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Let $(\phi_\alpha)_{\alpha>0}$ be a familiy of mollyfiers, $\phi_\alpha:\mathbb{R}^n \rightarrow \mathbb{R}$ defined as: \begin{align} \phi_1(x)=\left\{\begin{array}{rcl} c \cdot exp(\frac{-1}{1-\vert x\vert^2}) &,& \vert x \vert < 1\\ 0 &,& \text{otherwise} \end{array}\right. \end{align}

with $c>0$ such that $\int_{R^n} \phi_1(x) dx=1$ and $\phi_\alpha(x)=\alpha^{-n} \phi_1(x/\alpha)$

Consider the function $w(x)=(y_1-y_2) \int_0^1 \phi_\epsilon(x-y_1+t(y_1-y_2)) ~dt$ with $y_1,y_2 \in \mathbb{R}^n $ and calculate its divergence $div~ w(x)= \sum_{i=1}^n \frac {\partial w_i(x)}{\partial x_i}.$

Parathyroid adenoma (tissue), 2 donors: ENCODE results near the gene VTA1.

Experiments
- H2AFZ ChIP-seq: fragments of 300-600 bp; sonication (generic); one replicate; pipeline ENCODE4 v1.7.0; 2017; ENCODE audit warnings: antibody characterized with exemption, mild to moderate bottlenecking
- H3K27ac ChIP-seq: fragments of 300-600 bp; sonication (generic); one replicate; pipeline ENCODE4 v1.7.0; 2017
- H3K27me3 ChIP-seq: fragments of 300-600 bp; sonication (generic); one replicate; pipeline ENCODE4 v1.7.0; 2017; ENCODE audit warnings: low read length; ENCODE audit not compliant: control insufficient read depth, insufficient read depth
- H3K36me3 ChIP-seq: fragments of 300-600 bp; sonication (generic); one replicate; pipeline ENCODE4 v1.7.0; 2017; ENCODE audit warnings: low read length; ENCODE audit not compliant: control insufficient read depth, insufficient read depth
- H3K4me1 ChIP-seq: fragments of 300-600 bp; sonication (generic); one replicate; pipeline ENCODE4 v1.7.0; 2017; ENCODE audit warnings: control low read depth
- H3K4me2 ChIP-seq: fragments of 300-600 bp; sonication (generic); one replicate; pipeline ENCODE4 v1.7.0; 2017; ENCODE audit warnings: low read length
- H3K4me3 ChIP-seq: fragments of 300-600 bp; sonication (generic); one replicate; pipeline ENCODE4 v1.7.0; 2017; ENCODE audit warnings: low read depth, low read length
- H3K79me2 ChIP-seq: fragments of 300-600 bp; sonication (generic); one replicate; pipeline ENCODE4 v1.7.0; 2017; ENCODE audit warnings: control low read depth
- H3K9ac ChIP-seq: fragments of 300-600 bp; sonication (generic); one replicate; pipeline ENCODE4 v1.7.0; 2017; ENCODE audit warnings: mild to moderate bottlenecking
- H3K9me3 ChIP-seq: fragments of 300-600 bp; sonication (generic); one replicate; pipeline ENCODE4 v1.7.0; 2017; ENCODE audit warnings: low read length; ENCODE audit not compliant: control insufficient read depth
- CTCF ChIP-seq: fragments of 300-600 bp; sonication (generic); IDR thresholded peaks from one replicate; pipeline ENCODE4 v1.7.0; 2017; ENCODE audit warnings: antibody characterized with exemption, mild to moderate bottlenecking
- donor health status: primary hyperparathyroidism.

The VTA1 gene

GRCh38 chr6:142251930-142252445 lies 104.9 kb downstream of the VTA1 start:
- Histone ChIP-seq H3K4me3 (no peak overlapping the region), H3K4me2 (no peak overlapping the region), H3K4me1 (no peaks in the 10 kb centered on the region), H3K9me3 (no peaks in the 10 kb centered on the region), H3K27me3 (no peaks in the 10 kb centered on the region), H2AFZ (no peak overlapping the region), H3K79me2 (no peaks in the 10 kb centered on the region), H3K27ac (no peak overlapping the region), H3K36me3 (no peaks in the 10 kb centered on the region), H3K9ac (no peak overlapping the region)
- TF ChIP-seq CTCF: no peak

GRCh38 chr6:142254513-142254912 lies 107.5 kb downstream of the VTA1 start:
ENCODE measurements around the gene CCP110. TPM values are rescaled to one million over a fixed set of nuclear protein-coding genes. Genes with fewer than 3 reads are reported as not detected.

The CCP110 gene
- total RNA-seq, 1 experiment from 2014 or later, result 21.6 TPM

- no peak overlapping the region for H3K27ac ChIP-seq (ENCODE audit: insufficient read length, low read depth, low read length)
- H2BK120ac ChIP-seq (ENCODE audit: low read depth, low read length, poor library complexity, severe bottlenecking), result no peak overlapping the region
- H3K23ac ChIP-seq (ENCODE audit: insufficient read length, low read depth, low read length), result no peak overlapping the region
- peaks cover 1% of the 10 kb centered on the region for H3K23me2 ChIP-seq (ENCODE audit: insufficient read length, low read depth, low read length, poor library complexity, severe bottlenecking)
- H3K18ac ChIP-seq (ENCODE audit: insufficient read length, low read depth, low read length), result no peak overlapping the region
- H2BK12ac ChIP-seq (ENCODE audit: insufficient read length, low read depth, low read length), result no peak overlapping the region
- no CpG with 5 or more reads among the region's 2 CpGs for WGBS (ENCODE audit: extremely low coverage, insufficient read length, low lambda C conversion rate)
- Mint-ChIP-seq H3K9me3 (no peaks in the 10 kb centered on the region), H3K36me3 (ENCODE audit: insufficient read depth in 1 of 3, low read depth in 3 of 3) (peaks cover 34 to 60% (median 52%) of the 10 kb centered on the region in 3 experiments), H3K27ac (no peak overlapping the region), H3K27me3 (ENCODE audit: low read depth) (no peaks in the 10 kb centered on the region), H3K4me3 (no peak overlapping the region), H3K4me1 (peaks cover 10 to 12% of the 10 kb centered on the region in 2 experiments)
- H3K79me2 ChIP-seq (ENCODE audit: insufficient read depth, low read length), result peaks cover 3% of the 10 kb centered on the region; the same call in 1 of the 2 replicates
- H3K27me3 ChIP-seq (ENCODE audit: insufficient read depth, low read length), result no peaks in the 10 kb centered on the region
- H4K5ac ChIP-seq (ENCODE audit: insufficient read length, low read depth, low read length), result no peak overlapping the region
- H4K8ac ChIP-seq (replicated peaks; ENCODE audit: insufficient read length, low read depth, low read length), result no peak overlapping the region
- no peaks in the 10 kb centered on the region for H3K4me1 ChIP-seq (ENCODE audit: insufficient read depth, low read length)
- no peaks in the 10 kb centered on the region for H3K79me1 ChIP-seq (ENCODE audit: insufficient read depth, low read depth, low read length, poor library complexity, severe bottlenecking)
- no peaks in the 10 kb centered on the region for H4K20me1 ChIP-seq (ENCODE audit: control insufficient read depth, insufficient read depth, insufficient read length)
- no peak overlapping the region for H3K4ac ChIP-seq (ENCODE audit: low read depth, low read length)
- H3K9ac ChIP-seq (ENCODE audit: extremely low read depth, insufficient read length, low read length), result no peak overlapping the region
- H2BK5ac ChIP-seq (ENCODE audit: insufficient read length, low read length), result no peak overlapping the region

The result should be

$div ~w(x) = \phi_\epsilon(x-y_2)-\phi_\epsilon(x-y_1)$.

How do I calculate the divergence in this case? So far I tried to use the fundamental theorem of calculus, however the result was not the same.

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If $v$ is a constant vector and $f$ a function, then $\mathrm{div} \,(vf)=v\cdot \nabla f$. Applying this to $f=w$ and $v=y_1-y_2$, you have to differentiate under the integral sign and get $$ \mathrm{div}\, w = \int_0^1 (y_1-y_2)\cdot \nabla \phi_\epsilon(x-y_1+t(y_1-y_2))\, dt $$ Now you just need to note that the integrand is equal to $$ \frac{d}{dt}\phi_\epsilon(x-y_1+t(y_1-y_2)) $$ and then your claim follows from the fundamental theorem of calculus.

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